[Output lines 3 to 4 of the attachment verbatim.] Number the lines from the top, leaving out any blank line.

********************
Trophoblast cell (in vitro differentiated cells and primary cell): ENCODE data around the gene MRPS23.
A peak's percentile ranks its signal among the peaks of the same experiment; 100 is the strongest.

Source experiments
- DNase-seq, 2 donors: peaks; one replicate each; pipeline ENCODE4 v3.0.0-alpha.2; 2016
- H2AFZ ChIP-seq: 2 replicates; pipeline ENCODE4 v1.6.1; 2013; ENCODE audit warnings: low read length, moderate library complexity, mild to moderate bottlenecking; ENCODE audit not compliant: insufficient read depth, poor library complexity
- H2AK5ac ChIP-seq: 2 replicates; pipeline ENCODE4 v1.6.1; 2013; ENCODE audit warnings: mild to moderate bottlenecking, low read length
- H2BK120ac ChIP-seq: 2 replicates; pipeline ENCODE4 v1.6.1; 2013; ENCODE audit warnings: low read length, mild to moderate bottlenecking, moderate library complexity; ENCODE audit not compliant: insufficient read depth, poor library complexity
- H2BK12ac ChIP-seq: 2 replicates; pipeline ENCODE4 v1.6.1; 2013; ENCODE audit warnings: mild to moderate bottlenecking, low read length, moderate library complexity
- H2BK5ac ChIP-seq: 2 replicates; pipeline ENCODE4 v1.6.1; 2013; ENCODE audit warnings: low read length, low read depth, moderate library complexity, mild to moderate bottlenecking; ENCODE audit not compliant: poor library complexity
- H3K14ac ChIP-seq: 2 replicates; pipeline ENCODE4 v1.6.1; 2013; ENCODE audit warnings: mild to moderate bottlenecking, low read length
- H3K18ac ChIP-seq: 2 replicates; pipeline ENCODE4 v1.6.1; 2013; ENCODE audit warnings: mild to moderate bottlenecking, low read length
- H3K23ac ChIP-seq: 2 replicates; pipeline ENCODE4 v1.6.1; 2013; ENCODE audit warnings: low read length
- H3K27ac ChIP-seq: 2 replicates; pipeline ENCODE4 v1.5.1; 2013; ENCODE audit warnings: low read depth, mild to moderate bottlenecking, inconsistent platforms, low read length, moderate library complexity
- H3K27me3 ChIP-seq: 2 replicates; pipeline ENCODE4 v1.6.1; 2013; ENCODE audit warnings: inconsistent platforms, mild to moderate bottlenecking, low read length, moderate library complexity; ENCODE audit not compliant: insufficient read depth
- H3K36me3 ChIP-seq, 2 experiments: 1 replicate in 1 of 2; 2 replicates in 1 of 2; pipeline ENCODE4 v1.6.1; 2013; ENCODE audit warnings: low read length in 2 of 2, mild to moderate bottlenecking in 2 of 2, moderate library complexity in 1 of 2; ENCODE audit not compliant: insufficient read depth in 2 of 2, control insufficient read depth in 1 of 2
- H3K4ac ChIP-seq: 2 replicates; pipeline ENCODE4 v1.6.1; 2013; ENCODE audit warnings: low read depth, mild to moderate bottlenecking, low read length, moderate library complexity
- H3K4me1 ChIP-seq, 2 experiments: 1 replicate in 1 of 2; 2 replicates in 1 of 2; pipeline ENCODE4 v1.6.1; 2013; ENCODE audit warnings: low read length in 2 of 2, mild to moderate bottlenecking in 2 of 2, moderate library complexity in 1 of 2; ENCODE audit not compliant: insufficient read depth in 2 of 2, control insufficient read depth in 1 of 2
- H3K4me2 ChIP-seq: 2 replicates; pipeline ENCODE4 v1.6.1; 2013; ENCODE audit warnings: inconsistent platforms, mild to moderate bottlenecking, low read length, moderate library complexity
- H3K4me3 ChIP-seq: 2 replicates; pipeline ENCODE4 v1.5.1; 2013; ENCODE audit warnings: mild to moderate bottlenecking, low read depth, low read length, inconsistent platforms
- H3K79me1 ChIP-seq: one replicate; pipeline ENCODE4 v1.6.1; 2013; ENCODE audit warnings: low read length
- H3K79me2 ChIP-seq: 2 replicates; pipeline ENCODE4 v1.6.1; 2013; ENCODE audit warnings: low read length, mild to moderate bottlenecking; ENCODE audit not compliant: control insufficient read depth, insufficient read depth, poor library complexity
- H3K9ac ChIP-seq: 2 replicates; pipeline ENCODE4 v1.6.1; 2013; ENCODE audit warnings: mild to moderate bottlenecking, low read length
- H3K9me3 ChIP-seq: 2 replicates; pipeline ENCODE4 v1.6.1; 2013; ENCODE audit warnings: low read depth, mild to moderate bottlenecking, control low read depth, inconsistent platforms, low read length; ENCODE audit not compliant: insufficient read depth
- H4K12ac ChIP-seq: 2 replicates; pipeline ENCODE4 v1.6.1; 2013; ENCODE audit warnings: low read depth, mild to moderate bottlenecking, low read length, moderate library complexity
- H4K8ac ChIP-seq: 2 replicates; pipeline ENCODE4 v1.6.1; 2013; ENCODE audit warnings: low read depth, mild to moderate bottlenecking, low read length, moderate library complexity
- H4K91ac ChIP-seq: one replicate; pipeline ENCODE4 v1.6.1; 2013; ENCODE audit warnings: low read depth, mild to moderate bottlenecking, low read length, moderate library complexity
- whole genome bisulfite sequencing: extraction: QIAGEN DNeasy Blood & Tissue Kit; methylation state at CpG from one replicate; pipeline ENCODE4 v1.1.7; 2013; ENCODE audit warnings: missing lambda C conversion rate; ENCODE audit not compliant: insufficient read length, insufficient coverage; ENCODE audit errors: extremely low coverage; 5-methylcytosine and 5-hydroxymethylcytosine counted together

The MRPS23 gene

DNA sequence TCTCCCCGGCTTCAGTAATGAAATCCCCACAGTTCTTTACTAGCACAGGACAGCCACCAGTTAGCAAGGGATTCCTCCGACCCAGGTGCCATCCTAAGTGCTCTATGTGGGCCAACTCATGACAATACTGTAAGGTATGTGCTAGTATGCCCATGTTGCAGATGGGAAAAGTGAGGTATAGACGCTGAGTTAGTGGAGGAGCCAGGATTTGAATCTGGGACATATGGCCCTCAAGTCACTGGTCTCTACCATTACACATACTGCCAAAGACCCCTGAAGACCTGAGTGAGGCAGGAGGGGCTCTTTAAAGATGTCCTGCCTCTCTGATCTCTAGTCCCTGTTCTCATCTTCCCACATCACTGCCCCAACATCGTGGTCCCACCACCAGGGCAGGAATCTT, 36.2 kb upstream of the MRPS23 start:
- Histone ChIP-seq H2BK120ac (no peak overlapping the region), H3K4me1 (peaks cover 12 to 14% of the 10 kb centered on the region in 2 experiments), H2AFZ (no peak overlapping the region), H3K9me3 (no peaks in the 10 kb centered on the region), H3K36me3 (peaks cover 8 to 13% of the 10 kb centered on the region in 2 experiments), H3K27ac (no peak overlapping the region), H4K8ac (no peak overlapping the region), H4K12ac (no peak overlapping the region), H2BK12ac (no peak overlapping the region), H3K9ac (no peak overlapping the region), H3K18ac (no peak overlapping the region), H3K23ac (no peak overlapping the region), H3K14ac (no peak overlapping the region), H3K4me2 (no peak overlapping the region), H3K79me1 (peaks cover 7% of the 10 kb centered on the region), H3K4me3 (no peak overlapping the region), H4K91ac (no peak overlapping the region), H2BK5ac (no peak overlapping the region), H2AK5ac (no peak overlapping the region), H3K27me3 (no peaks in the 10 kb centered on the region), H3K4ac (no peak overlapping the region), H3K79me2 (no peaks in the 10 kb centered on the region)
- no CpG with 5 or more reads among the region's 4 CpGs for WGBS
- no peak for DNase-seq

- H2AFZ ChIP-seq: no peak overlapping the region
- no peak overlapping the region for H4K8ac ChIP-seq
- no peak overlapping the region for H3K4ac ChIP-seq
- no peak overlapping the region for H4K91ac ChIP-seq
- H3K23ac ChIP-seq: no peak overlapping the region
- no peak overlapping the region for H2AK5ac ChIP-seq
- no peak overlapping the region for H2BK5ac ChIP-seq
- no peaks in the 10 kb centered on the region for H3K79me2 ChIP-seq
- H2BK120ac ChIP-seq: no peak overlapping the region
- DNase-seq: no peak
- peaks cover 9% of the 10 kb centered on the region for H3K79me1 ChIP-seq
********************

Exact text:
Source experiments
- DNase-seq, 2 donors: peaks; one replicate each; pipeline ENCODE4 v3.0.0-alpha.2; 2016